Osteopenia is the term used to define an abnormal bone density that is not as low as that experienced in osteoporosis.
The causes of the onset of osteopenia are several and diverse. Among them is the lack of calcium and vitamin D, sedentary lifestyle, not developing a good bone mass of children, some medications and genetic factors. In fact, this last factor is especially significant: Caucasian women of thin constitution frequently suffer from osteopenia.
All these causes result in a calcium deficit in the bones. The biological route of assimilation of calcium has several involved factors, since, in order for the ingested calcium to be absorbed it needs to be accompanied by vitamin D. Furthermore, the fixation of this mineral in the bones depends on magnesium, so a diet deficient in some of these elements can also derive in this condition.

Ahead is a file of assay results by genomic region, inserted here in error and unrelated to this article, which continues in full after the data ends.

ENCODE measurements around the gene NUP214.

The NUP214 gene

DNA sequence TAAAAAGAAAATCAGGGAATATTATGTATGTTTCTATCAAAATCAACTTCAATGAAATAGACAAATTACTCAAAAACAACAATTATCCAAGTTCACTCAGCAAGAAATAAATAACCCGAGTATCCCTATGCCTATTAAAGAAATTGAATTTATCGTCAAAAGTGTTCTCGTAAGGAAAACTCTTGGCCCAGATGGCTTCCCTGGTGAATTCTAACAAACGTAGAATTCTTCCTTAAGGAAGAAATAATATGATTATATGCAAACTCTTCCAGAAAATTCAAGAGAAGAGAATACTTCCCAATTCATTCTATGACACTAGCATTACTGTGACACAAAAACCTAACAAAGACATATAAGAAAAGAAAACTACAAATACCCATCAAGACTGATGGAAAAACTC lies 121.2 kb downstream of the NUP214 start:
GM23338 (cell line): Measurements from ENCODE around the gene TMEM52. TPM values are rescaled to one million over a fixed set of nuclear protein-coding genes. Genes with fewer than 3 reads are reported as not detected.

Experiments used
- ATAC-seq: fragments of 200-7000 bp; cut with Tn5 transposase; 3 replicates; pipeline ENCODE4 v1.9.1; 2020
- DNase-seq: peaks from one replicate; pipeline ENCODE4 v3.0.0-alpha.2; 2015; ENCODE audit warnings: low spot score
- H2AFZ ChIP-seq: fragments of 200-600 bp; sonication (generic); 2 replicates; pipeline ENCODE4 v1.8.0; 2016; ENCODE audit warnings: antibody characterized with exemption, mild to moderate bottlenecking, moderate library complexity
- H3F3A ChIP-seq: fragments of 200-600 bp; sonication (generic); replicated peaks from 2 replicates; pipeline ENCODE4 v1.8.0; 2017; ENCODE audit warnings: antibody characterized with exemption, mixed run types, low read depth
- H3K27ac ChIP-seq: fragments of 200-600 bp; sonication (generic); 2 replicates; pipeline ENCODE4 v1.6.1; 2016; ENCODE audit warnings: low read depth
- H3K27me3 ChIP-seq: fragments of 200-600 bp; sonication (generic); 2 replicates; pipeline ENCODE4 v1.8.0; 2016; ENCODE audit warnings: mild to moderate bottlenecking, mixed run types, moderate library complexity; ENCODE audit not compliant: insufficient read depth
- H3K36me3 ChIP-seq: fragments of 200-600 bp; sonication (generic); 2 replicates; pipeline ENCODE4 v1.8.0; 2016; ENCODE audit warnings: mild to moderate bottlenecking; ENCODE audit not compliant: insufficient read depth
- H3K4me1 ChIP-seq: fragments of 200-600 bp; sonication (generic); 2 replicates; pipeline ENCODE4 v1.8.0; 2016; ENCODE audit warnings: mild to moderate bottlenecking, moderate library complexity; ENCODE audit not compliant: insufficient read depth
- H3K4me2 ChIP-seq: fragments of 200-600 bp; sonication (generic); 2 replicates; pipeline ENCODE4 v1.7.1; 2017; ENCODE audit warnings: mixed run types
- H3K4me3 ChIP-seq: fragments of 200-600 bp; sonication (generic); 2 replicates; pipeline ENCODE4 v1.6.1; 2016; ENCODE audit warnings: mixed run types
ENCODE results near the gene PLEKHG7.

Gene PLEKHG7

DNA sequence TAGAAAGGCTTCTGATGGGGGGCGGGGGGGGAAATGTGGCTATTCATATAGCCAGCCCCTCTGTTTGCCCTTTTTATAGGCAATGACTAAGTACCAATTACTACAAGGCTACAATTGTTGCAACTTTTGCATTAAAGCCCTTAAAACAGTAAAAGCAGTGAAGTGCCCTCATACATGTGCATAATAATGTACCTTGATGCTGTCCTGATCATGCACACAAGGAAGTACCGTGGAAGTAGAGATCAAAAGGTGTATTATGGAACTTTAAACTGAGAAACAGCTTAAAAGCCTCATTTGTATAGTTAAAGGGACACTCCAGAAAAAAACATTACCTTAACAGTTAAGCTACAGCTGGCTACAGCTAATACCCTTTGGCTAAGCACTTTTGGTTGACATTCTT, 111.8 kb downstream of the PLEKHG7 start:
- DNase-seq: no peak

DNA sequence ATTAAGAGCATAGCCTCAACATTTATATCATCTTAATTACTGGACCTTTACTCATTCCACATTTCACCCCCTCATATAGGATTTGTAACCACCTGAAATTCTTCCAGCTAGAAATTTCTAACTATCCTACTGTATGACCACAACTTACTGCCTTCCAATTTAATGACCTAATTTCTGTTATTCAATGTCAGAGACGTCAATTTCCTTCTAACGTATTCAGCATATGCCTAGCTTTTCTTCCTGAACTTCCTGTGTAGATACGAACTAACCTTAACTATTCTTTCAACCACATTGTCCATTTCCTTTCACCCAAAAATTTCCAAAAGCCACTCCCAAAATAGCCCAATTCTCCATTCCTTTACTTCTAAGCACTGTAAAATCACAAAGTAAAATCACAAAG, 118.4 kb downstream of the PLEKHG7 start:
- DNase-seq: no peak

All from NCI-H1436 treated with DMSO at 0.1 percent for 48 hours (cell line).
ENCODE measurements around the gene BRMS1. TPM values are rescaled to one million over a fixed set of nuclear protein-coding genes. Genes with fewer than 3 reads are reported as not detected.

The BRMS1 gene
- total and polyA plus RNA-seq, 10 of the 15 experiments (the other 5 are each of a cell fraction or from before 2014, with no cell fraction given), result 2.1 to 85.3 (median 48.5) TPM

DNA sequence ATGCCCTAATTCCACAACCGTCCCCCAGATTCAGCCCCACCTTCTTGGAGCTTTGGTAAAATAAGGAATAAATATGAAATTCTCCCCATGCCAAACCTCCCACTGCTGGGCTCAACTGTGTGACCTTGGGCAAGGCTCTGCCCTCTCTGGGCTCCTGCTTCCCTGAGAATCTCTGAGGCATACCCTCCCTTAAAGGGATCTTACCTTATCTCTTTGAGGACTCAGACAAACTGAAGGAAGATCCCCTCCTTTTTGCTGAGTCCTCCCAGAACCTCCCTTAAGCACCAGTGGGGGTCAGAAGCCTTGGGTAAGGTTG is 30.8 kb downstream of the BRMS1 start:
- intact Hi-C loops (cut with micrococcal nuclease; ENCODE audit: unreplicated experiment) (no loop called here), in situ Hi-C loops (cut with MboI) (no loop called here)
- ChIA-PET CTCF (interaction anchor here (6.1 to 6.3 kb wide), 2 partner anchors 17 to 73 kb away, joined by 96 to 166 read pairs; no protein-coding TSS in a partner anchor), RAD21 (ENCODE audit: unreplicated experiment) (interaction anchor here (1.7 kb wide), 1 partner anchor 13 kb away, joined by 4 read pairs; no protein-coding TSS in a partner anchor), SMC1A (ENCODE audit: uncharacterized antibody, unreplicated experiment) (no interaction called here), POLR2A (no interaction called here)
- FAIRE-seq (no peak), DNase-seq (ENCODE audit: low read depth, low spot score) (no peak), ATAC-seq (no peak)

As in all diseases, adequate prevention is the best guarantee of cure, so early detection is the most effective tool. The diagnosis that works best is the measurement of bone density, a common test that measures this parameter is the dual-energy X-ray absorptiometry (DEXA, for its acronym in English). This test measures the density of the bones of the hip, spine, and wrist.
A correction of body levels of calcium and vitamin D and moderate exercise can improve bone density at significant points in the skeleton. There is a wide variety of drugs that are recommended for the treatment of osteopenia and osteoporosis, including hormone replacement therapy or anabolic therapy.
There are several tests that can corroborate the appearance of this condition such as a blood test that checks the body's levels of calcium, phosphorus, and the alkaline phosphatase enzyme, an ultrasound or an x-ray. With proper treatment, this deficiency can be easily corrected. As a rule, if fractures occur, you tend to heal well. Go to periodic check-ups with a doctor and you will be able to prevent many ailments.